instructions for versions 6 and 7 of Adobe Acrobat. It also includes a
resource guide with helpful Web addresses and references to books and a
complete glossary and alphabetical index.
The author provides specific examples of how to use Adobe software to
complete everyday processes such as document review. Attorneys will find
unique solutions with step-by-step instructions that omit a lot of
computer terminology that only IT geeks can understand. The book's only
weakness is when the illustration and instruction for a task are on
separate pages, requiring readers to flip back and forth from the
picture to the instructions.
One of the biggest stories regarding Adobe is its inability to
natively redact contents from any text searches. Although the author
explains how the available plug-in (called Redax in §13.4) works,
readers need to be aware of the danger. Simply using the highlight tool
in Word to conceal the text and then converting the document to PDF does
not prevent another user from mining data that supposedly were redacted.
A warning message above or below the chapter on redaction would be in
The Legal Assistant's Practical Guide to
Professional Responsibility, 2d ed.
By Arthur H. Garwin & Kathleen Hamer (Chicago, IL: ABA
Center for Professional Responsibility, 2004). 202 pgs. $39.95. Order,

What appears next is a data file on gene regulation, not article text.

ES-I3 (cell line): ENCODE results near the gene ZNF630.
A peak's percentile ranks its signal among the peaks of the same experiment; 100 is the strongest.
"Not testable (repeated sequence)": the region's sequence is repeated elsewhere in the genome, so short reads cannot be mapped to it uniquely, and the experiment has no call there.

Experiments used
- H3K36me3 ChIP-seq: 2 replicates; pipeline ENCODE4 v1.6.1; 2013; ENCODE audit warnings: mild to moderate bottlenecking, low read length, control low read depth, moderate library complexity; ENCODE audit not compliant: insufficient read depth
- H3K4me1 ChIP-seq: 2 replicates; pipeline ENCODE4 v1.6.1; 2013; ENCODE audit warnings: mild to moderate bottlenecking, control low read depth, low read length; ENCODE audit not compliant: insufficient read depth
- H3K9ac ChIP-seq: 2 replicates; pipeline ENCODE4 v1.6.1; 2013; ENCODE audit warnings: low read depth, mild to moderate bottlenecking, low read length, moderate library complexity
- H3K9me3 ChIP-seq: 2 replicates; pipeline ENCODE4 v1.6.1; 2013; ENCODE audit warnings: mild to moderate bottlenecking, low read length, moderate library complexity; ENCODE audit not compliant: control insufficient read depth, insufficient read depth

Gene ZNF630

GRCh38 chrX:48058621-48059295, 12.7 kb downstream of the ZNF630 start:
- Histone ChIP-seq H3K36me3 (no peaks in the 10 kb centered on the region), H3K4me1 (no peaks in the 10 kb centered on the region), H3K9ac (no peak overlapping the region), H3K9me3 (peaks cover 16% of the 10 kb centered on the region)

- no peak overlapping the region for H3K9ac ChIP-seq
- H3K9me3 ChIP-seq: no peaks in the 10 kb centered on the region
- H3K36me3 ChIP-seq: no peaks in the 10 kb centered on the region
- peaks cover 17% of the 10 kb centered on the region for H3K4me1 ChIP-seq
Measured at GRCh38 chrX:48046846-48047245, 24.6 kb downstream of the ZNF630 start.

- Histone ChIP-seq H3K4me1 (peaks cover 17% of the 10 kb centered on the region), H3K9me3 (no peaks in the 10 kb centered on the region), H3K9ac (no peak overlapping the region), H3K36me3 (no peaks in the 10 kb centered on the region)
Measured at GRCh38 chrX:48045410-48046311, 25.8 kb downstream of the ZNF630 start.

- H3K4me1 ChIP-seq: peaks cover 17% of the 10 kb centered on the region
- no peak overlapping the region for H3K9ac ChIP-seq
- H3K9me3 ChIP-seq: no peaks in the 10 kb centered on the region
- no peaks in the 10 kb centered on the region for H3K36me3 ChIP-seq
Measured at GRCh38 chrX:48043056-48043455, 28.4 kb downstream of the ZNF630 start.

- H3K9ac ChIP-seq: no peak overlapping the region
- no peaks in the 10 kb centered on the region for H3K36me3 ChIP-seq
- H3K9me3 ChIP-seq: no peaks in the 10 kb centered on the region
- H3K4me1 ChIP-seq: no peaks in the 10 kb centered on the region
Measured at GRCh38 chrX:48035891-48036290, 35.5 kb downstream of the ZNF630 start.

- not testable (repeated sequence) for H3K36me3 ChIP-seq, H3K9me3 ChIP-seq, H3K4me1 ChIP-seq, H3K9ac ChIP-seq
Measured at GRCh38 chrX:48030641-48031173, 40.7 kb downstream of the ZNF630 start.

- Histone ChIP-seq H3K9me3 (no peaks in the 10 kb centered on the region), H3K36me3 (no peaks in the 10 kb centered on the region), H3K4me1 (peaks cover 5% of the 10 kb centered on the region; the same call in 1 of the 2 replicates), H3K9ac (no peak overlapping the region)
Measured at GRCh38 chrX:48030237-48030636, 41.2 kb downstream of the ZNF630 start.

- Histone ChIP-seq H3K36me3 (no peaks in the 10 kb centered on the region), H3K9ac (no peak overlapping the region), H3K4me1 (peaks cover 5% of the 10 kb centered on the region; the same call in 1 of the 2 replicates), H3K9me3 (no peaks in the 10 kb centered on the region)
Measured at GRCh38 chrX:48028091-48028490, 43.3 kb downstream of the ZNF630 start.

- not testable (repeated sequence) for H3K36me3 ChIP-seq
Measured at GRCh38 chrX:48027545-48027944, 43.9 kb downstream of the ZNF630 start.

Reviewed by Elizabeth Perry
This publication is an excellent resource for people who are
interested in becoming a legal assistant or who would like to brush up
on the many aspects of professional responsibility. It is presented in
an easy-to-read format and is very thorough. Virtually all rules,
guidelines, and best practices for a competent legal assistant are
The second paragraph of the introduction to this edition aptly
summarizes the work: "The American Bar Association Center for
Professional Responsibility has developed this guide to provide a
practical reference on the basics of professional conduct. This handbook
contains explanations of the law of professional responsibility as it
affects legal assistants, tools for identifying and resolving ethical
problems and practical tips to use in everyday practice."
Each chapter covers a different topic regarding a legal assistant's
duties and professional responsibilities. The first chapter is
essentially the backbone of this publication because it immediately
conveys important information to people who may have no prior knowledge
regarding rules and responsibilities affecting a legal assistant's work.
The remainder of the publication has an intelligent flow and continues
with consideration for the everyday practice of a legal assistant in a
law office. The chapters then become more specialized with respect to
the essentials of professional responsibility for an effective legal
assistant. Each chapter ends with a convenient brief summary, indicating
all of the main points covered. This provides a quick and easy reference
relative to issues that are likely to arise in a legal assistant's
The appendix has its own wealth of knowledge. It not only sets out
the rules and responsibilities advanced by the NALA, the NFPA, and the
ABA, but also includes useful information relating to legal research and
financial recordkeeping. The appendix is structured very well to
complement the overall flow of the publication.
Overall, this publication is a valuable, concise resource for legal
assistants and those interested in the field.